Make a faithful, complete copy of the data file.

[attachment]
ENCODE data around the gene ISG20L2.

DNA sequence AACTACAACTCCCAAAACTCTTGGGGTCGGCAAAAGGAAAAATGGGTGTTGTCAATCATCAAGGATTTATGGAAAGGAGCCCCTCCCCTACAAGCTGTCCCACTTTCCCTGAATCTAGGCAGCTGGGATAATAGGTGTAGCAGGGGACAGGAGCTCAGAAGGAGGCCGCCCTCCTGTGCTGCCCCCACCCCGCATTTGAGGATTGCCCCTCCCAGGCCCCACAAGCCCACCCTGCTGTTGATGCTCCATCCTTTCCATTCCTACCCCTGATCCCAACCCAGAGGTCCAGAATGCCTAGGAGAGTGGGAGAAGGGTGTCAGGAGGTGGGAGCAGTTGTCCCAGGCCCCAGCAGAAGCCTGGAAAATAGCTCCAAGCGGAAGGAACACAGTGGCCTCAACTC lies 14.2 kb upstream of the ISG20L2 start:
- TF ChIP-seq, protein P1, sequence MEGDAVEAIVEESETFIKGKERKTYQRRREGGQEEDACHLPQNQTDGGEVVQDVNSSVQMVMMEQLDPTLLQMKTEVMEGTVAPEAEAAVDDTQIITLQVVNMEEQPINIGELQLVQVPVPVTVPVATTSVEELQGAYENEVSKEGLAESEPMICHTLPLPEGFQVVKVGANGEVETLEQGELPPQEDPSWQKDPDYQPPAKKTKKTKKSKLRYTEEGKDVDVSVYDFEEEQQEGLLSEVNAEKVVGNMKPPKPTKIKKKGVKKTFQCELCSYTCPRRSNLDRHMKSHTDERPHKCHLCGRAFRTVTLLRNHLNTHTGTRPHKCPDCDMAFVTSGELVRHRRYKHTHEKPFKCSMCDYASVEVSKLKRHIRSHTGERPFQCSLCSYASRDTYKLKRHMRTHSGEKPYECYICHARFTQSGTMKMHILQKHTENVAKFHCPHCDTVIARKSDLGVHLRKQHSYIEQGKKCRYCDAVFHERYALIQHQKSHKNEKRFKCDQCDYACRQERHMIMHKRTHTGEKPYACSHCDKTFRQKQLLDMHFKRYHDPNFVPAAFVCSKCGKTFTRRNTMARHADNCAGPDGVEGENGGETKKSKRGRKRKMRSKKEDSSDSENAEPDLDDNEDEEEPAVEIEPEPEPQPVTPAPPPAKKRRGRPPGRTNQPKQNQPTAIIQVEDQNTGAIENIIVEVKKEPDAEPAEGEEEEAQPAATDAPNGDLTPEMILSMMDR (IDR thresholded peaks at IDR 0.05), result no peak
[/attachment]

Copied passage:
ENCODE data around the gene ISG20L2.

DNA sequence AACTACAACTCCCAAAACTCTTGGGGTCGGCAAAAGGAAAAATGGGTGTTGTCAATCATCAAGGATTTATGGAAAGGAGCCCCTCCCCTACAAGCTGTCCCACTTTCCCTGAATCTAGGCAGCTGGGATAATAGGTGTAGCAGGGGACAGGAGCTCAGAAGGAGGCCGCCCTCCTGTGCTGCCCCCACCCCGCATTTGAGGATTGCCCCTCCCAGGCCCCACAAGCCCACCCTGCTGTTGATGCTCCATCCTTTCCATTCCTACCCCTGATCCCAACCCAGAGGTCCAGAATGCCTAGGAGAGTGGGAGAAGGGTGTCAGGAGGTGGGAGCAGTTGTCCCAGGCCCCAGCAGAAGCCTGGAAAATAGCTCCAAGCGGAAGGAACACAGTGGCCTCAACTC lies 14.2 kb upstream of the ISG20L2 start:
- TF ChIP-seq, protein P1, sequence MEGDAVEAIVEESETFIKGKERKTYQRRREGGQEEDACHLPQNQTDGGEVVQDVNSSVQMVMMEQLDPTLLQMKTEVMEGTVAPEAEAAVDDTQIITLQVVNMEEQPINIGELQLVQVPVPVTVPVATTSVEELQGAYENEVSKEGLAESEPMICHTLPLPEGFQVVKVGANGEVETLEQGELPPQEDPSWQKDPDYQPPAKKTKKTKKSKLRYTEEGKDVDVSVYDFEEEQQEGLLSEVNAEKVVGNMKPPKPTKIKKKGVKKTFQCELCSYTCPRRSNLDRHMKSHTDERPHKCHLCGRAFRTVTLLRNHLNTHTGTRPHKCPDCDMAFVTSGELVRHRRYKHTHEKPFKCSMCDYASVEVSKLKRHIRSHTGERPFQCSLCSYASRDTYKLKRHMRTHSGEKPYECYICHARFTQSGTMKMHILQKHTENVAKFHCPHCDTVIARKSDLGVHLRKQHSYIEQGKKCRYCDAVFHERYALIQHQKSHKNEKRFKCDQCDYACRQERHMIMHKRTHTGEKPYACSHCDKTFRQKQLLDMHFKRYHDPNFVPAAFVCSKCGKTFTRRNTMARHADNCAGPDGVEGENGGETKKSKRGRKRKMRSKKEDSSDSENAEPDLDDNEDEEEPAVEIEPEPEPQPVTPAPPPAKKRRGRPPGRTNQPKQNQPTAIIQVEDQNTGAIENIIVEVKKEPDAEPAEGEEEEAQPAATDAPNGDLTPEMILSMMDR (IDR thresholded peaks at IDR 0.05), result no peak